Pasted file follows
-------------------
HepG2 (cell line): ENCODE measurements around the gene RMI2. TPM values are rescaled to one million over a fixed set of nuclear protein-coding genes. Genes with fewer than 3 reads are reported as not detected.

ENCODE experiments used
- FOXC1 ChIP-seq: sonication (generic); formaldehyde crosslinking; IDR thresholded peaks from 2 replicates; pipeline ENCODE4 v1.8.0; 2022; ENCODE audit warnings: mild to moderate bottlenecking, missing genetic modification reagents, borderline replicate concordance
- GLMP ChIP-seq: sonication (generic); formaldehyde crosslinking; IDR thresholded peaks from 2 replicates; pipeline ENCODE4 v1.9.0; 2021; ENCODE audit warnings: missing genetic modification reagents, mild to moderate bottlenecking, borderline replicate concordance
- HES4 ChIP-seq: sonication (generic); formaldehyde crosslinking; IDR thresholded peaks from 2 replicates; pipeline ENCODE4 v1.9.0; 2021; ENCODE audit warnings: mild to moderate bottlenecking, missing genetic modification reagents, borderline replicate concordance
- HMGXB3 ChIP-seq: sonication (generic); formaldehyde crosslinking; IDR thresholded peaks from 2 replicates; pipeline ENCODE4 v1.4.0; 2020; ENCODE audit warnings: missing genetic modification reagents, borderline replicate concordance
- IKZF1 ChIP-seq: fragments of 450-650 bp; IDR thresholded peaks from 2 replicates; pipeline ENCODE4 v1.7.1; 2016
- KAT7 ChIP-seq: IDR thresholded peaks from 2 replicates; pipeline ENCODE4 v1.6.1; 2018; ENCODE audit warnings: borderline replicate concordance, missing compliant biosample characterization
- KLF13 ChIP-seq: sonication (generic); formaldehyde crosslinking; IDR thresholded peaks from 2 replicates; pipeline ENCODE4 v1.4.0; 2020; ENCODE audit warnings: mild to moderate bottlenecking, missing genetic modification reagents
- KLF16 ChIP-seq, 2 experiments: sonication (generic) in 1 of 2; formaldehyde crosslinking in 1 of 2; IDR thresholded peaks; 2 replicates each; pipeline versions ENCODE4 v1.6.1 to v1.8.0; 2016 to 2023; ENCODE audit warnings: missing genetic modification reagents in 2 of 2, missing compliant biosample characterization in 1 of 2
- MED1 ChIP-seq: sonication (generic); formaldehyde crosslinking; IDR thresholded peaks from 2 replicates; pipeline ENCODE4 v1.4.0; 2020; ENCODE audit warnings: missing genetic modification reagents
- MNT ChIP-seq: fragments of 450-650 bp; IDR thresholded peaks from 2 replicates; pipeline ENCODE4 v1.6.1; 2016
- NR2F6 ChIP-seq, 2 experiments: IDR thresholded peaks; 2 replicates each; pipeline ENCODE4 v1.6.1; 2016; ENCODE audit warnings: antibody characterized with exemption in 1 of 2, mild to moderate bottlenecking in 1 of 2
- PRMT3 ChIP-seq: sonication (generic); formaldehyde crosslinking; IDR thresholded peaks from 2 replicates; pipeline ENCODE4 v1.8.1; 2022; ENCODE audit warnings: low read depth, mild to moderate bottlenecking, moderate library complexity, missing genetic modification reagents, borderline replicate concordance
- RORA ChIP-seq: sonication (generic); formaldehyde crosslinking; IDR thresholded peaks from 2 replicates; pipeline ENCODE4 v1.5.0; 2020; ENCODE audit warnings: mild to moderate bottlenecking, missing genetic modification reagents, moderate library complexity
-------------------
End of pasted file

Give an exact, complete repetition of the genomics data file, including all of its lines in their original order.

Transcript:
HepG2 (cell line): ENCODE measurements around the gene RMI2. TPM values are rescaled to one million over a fixed set of nuclear protein-coding genes. Genes with fewer than 3 reads are reported as not detected.

ENCODE experiments used
- FOXC1 ChIP-seq: sonication (generic); formaldehyde crosslinking; IDR thresholded peaks from 2 replicates; pipeline ENCODE4 v1.8.0; 2022; ENCODE audit warnings: mild to moderate bottlenecking, missing genetic modification reagents, borderline replicate concordance
- GLMP ChIP-seq: sonication (generic); formaldehyde crosslinking; IDR thresholded peaks from 2 replicates; pipeline ENCODE4 v1.9.0; 2021; ENCODE audit warnings: missing genetic modification reagents, mild to moderate bottlenecking, borderline replicate concordance
- HES4 ChIP-seq: sonication (generic); formaldehyde crosslinking; IDR thresholded peaks from 2 replicates; pipeline ENCODE4 v1.9.0; 2021; ENCODE audit warnings: mild to moderate bottlenecking, missing genetic modification reagents, borderline replicate concordance
- HMGXB3 ChIP-seq: sonication (generic); formaldehyde crosslinking; IDR thresholded peaks from 2 replicates; pipeline ENCODE4 v1.4.0; 2020; ENCODE audit warnings: missing genetic modification reagents, borderline replicate concordance
- IKZF1 ChIP-seq: fragments of 450-650 bp; IDR thresholded peaks from 2 replicates; pipeline ENCODE4 v1.7.1; 2016
- KAT7 ChIP-seq: IDR thresholded peaks from 2 replicates; pipeline ENCODE4 v1.6.1; 2018; ENCODE audit warnings: borderline replicate concordance, missing compliant biosample characterization
- KLF13 ChIP-seq: sonication (generic); formaldehyde crosslinking; IDR thresholded peaks from 2 replicates; pipeline ENCODE4 v1.4.0; 2020; ENCODE audit warnings: mild to moderate bottlenecking, missing genetic modification reagents
- KLF16 ChIP-seq, 2 experiments: sonication (generic) in 1 of 2; formaldehyde crosslinking in 1 of 2; IDR thresholded peaks; 2 replicates each; pipeline versions ENCODE4 v1.6.1 to v1.8.0; 2016 to 2023; ENCODE audit warnings: missing genetic modification reagents in 2 of 2, missing compliant biosample characterization in 1 of 2
- MED1 ChIP-seq: sonication (generic); formaldehyde crosslinking; IDR thresholded peaks from 2 replicates; pipeline ENCODE4 v1.4.0; 2020; ENCODE audit warnings: missing genetic modification reagents
- MNT ChIP-seq: fragments of 450-650 bp; IDR thresholded peaks from 2 replicates; pipeline ENCODE4 v1.6.1; 2016
- NR2F6 ChIP-seq, 2 experiments: IDR thresholded peaks; 2 replicates each; pipeline ENCODE4 v1.6.1; 2016; ENCODE audit warnings: antibody characterized with exemption in 1 of 2, mild to moderate bottlenecking in 1 of 2
- PRMT3 ChIP-seq: sonication (generic); formaldehyde crosslinking; IDR thresholded peaks from 2 replicates; pipeline ENCODE4 v1.8.1; 2022; ENCODE audit warnings: low read depth, mild to moderate bottlenecking, moderate library complexity, missing genetic modification reagents, borderline replicate concordance
- RORA ChIP-seq: sonication (generic); formaldehyde crosslinking; IDR thresholded peaks from 2 replicates; pipeline ENCODE4 v1.5.0; 2020; ENCODE audit warnings: mild to moderate bottlenecking, missing genetic modification reagents, moderate library complexity